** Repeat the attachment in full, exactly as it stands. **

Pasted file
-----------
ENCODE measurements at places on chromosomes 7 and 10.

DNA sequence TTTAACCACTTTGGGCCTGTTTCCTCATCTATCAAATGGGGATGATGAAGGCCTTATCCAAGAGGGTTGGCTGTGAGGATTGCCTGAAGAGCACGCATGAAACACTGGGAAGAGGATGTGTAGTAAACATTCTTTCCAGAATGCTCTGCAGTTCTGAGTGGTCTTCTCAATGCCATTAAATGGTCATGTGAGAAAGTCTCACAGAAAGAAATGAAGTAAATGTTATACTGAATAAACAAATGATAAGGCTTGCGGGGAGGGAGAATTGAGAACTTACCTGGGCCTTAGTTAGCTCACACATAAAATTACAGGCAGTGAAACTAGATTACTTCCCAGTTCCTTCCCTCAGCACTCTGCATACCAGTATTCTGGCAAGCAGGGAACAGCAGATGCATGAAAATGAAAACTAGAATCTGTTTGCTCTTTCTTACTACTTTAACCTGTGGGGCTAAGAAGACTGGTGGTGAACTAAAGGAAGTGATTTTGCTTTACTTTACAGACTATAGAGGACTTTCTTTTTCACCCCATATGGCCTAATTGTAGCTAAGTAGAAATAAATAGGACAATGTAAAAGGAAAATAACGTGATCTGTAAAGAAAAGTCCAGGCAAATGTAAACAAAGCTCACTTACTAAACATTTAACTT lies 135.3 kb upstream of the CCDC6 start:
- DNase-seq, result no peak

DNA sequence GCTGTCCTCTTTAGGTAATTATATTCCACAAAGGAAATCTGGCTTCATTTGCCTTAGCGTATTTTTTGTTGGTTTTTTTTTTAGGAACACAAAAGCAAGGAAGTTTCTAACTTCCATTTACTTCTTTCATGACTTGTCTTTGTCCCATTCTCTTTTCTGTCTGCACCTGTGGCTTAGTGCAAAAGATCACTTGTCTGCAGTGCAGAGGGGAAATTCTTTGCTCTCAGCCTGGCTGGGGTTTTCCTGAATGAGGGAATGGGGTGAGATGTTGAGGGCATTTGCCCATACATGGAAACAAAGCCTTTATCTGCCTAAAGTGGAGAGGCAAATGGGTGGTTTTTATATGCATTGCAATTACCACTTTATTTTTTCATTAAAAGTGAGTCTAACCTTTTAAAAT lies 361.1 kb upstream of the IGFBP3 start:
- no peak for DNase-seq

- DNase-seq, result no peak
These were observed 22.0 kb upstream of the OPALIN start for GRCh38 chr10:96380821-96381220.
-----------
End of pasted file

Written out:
ENCODE measurements at places on chromosomes 7 and 10.

DNA sequence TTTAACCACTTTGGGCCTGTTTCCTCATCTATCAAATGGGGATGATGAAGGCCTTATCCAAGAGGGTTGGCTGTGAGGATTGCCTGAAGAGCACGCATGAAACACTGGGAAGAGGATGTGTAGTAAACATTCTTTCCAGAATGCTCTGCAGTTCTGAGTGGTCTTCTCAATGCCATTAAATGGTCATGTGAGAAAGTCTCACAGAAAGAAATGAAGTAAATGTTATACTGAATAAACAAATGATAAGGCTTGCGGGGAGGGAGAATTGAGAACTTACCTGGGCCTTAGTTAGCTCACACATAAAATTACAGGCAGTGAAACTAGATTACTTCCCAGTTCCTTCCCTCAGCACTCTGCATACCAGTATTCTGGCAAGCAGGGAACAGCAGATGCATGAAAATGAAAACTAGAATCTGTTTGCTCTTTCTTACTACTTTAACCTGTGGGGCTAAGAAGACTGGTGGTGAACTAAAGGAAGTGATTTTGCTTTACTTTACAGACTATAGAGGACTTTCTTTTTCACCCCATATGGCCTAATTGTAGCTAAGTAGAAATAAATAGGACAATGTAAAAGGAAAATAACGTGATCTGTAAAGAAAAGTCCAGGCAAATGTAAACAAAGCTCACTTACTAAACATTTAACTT lies 135.3 kb upstream of the CCDC6 start:
- DNase-seq, result no peak

DNA sequence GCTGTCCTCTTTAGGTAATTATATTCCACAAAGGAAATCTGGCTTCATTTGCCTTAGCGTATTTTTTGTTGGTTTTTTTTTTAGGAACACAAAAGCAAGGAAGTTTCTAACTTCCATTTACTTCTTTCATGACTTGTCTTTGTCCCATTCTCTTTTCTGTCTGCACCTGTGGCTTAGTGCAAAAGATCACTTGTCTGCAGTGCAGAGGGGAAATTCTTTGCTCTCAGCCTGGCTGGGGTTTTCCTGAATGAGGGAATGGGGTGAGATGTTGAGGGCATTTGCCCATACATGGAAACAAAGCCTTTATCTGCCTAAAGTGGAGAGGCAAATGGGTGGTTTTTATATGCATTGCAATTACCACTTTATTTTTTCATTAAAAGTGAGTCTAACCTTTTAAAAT lies 361.1 kb upstream of the IGFBP3 start:
- no peak for DNase-seq

- DNase-seq, result no peak
These were observed 22.0 kb upstream of the OPALIN start for GRCh38 chr10:96380821-96381220.